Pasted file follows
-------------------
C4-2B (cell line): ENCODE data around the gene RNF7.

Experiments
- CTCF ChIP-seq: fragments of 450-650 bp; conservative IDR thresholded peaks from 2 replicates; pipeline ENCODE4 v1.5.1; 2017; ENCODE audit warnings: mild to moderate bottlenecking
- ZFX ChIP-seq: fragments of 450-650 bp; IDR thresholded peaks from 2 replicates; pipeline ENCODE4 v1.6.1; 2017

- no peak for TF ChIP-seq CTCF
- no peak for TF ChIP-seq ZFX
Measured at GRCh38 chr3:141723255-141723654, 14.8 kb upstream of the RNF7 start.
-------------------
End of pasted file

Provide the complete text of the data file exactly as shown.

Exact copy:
C4-2B (cell line): ENCODE data around the gene RNF7.

Experiments
- CTCF ChIP-seq: fragments of 450-650 bp; conservative IDR thresholded peaks from 2 replicates; pipeline ENCODE4 v1.5.1; 2017; ENCODE audit warnings: mild to moderate bottlenecking
- ZFX ChIP-seq: fragments of 450-650 bp; IDR thresholded peaks from 2 replicates; pipeline ENCODE4 v1.6.1; 2017

- no peak for TF ChIP-seq CTCF
- no peak for TF ChIP-seq ZFX
Measured at GRCh38 chr3:141723255-141723654, 14.8 kb upstream of the RNF7 start.